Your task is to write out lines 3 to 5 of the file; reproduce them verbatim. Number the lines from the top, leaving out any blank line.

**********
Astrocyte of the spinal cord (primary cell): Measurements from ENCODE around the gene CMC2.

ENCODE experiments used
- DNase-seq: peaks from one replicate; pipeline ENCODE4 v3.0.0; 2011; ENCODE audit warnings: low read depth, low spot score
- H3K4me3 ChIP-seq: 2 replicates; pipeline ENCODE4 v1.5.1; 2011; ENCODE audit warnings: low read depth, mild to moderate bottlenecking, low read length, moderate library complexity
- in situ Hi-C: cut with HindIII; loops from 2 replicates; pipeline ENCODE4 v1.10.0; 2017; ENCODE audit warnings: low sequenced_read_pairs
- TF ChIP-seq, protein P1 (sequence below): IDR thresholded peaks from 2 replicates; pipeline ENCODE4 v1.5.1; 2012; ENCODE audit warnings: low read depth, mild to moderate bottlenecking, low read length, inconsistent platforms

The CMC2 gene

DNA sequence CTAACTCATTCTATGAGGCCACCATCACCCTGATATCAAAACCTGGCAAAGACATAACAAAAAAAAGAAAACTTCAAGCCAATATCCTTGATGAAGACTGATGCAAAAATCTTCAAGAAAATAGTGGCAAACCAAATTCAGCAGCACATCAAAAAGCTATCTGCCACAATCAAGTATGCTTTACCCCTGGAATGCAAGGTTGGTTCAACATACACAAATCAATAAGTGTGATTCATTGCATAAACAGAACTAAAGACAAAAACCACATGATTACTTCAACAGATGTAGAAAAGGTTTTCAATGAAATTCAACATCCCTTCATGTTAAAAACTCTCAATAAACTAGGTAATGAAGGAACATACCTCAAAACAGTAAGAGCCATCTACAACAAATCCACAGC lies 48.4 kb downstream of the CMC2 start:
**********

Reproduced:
- DNase-seq: peaks from one replicate; pipeline ENCODE4 v3.0.0; 2011; ENCODE audit warnings: low read depth, low spot score
- H3K4me3 ChIP-seq: 2 replicates; pipeline ENCODE4 v1.5.1; 2011; ENCODE audit warnings: low read depth, mild to moderate bottlenecking, low read length, moderate library complexity
- in situ Hi-C: cut with HindIII; loops from 2 replicates; pipeline ENCODE4 v1.10.0; 2017; ENCODE audit warnings: low sequenced_read_pairs